Riding alone used to be my favorite way to travel, before I was intimidating.
Beholden to no one, I could go reallyreallyfast!! or reaaaallllly slow or sometimes both in the same 10-mile section. I could stop on a dime to take a picture. I could eat lunch three times a day. Mealtimes could get a little lonely — sitting alone at a big booth in the middle of nowhere — but they were good times to jot down thoughts from the road. Road descriptions, people descriptions. Eveningtime in a hotel meant more jotting down before crawling into bed early with a book. I could be back on the bike in the morning as quickly as it took me to dress and reattach my saddlebags.
At some point, I started riding with other people. I think Alaska was really the turning point: three weeks of riding with people, every day. We had to learn to love it or we’d all go insane (well, more insane). I learned to expect someone ahead of me, someone behind me. A person to chat with at mealtimes. Someone to pose for my photos.
Now I expect it all the time. I find myself looking over route maps and thinking “who’ll come with?” as much as “where’ll we go?” If I think of an overnight trip, I get cranky if Peter doesn’t have the time or inclination. When I imagine myself standing in front of some huge piece of scenery out in god knows where, I imagine photographing someone else there. My self-timer and tripod don’t even register.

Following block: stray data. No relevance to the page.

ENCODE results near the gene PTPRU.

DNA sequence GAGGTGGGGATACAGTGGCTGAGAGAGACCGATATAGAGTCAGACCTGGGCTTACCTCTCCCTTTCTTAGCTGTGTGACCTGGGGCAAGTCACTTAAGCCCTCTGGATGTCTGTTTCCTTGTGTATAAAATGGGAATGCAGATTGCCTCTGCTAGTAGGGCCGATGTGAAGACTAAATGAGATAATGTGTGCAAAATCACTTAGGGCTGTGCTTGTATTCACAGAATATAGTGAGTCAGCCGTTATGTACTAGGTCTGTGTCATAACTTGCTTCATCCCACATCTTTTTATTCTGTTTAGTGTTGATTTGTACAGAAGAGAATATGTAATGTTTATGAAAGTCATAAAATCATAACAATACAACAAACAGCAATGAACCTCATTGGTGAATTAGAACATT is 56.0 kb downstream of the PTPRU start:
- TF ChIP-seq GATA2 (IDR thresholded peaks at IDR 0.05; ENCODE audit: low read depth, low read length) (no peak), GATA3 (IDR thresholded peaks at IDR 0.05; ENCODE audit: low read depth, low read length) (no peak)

But now there’s no one to ride with.
Peter says I’m intimidating. He says that it creeps people out a little that I pore over maps so much and plan routes and know all the history of an area before riding there. I need about a half-hour’s prep work to head out on an overnight trip (maybe an hour if the ride would be a week or more). Intimidating.
I’ve never been intimidating. I’m always the well-meaning girl who sort of grasps the conversation but is better at just looking up the details later. I trip over things. I really like cats. This is not what I would consider an intimidating combination.
The answer, I think, is to get back to riding alone. I’ve become almost frightened of it again, which is an unequivocal sign that I need to do it. I can get back to reading history books at the dinner table and spreading maps out all over hotel beds and not worrying about anyone else. Is he bored? Is she hungry? What if they’re miserable and just not telling me? The only things I’ll fret over will be “will my camera battery hold out?” and “will the restaurant tonight have good beer?”.
I think I’ll start next weekend. Luckily, I know just where my California map and Roadside History book are….
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